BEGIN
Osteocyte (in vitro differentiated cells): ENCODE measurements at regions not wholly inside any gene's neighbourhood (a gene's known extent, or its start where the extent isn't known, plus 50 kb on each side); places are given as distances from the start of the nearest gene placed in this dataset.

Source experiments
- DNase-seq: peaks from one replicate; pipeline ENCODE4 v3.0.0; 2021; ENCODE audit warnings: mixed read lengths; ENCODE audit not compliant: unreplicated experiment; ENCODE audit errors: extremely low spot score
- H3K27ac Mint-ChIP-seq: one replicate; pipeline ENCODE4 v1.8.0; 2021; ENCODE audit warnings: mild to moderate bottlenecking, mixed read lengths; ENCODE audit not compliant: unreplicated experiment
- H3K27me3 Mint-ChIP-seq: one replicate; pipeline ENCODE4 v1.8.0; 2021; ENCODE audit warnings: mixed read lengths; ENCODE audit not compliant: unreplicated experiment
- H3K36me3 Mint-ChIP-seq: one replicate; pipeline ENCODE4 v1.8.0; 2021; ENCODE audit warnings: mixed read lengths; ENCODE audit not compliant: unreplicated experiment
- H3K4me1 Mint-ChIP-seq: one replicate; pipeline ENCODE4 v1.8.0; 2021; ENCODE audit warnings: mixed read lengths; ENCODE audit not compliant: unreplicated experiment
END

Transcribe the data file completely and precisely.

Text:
Osteocyte (in vitro differentiated cells): ENCODE measurements at regions not wholly inside any gene's neighbourhood (a gene's known extent, or its start where the extent isn't known, plus 50 kb on each side); places are given as distances from the start of the nearest gene placed in this dataset.

Source experiments
- DNase-seq: peaks from one replicate; pipeline ENCODE4 v3.0.0; 2021; ENCODE audit warnings: mixed read lengths; ENCODE audit not compliant: unreplicated experiment; ENCODE audit errors: extremely low spot score
- H3K27ac Mint-ChIP-seq: one replicate; pipeline ENCODE4 v1.8.0; 2021; ENCODE audit warnings: mild to moderate bottlenecking, mixed read lengths; ENCODE audit not compliant: unreplicated experiment
- H3K27me3 Mint-ChIP-seq: one replicate; pipeline ENCODE4 v1.8.0; 2021; ENCODE audit warnings: mixed read lengths; ENCODE audit not compliant: unreplicated experiment
- H3K36me3 Mint-ChIP-seq: one replicate; pipeline ENCODE4 v1.8.0; 2021; ENCODE audit warnings: mixed read lengths; ENCODE audit not compliant: unreplicated experiment
- H3K4me1 Mint-ChIP-seq: one replicate; pipeline ENCODE4 v1.8.0; 2021; ENCODE audit warnings: mixed read lengths; ENCODE audit not compliant: unreplicated experiment